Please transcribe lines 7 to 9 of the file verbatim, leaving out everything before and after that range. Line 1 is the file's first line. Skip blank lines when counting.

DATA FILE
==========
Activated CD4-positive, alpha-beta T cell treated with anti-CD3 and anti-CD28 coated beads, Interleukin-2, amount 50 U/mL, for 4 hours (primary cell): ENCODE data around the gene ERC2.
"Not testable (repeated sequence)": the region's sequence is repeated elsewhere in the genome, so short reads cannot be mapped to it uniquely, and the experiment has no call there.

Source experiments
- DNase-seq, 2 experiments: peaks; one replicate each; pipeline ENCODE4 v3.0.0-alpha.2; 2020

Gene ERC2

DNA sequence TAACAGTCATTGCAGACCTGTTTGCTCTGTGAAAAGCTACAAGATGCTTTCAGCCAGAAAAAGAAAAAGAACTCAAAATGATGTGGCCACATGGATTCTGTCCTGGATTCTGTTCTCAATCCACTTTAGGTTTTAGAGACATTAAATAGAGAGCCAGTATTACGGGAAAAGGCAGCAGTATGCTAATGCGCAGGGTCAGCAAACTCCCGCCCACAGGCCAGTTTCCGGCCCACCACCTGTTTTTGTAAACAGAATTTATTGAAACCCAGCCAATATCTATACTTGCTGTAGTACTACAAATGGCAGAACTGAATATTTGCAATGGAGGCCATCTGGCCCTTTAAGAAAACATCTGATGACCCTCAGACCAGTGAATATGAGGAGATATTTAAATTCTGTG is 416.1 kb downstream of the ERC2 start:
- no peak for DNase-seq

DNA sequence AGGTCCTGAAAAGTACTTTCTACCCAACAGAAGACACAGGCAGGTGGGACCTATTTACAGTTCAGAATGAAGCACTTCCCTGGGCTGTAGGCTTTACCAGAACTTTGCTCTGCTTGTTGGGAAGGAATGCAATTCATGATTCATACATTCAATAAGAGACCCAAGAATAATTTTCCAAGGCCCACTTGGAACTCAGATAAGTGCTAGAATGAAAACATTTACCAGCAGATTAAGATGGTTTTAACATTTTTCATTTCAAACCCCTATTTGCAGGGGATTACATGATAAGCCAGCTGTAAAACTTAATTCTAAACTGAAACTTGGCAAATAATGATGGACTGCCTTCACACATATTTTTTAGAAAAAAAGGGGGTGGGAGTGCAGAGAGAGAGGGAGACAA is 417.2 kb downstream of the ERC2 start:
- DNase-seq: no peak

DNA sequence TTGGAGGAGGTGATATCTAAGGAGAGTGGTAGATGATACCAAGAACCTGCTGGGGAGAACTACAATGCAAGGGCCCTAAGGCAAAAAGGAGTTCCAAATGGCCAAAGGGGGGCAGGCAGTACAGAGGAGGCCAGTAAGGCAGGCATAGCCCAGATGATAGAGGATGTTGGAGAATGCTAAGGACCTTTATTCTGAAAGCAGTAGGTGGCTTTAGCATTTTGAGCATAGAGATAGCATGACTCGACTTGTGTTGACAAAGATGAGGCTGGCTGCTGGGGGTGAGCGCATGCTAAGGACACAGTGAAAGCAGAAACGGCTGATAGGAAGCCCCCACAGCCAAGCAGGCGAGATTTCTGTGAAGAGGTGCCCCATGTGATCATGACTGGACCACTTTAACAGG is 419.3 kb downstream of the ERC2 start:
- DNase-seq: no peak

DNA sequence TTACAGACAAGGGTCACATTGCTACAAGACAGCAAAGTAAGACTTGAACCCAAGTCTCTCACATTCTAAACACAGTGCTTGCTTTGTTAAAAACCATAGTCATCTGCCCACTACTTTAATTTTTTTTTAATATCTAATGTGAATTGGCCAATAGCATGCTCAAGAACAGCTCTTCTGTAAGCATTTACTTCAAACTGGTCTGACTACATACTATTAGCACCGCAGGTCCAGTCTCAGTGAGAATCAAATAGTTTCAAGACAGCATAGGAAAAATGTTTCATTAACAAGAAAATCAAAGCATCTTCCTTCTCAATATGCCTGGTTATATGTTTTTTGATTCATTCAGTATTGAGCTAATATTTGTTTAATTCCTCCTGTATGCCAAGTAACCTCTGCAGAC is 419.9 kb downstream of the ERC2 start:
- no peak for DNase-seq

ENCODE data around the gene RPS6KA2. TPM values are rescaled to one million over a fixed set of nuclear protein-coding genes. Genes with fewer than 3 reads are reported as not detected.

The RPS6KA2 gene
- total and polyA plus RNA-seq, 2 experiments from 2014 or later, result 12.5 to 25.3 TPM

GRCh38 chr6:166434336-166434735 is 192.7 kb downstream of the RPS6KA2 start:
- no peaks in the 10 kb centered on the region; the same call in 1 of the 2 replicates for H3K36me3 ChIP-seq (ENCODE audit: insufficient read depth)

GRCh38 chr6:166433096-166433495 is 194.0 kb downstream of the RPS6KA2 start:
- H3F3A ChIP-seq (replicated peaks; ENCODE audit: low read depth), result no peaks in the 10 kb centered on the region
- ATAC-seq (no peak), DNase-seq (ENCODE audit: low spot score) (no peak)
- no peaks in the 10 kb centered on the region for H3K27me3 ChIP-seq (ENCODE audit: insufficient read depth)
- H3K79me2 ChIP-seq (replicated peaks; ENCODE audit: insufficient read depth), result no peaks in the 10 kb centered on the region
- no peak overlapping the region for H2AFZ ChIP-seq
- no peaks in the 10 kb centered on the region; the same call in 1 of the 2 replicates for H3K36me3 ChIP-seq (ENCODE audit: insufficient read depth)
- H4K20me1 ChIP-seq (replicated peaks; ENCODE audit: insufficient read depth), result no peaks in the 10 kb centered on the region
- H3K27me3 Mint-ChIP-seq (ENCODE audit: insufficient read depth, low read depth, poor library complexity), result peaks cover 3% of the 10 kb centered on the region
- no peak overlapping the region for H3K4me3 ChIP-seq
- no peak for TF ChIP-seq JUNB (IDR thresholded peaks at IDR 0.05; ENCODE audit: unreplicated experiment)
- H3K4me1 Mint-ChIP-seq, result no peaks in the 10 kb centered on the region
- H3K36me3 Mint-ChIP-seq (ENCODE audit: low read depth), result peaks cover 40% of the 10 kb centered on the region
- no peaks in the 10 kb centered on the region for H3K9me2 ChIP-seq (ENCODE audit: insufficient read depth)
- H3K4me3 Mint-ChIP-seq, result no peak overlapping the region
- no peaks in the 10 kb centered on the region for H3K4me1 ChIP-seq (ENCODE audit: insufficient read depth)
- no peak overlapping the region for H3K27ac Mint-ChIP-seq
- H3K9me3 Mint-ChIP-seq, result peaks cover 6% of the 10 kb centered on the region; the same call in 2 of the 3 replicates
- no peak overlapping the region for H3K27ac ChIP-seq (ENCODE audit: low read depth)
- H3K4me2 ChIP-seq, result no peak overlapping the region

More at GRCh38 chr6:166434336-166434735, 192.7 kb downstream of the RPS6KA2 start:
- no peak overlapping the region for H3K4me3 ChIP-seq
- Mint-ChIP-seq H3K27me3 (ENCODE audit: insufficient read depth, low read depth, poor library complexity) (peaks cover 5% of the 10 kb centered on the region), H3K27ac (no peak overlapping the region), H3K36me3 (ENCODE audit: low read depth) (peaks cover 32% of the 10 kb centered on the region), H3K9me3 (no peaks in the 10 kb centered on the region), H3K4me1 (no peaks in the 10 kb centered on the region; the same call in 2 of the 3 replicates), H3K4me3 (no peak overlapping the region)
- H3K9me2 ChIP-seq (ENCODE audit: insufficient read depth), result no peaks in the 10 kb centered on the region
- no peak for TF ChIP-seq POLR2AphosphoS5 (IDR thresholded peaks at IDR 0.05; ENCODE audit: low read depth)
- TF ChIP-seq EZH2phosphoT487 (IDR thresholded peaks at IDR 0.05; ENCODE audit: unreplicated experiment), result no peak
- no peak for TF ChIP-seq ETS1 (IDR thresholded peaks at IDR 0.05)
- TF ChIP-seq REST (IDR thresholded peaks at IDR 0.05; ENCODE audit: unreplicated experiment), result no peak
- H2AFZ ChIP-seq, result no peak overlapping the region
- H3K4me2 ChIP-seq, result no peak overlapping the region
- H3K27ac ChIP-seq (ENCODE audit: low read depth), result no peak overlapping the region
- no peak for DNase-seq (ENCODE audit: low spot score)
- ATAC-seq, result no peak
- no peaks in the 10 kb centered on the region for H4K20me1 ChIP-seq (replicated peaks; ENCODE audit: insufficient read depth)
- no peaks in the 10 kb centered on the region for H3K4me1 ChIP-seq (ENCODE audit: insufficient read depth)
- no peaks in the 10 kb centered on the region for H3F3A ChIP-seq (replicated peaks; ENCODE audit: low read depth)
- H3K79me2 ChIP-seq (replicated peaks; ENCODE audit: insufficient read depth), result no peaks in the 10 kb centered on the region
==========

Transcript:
- no peak for DNase-seq

DNA sequence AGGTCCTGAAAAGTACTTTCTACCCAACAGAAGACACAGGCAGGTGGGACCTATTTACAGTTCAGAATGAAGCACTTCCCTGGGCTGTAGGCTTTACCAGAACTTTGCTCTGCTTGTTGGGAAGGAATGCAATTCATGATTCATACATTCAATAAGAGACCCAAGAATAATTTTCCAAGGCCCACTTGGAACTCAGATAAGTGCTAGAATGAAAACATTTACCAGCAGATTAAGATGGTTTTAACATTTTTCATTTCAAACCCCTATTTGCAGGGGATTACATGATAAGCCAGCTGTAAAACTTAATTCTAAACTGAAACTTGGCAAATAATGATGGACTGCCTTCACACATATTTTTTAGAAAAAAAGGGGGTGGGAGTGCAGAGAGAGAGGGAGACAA is 417.2 kb downstream of the ERC2 start:
- DNase-seq: no peak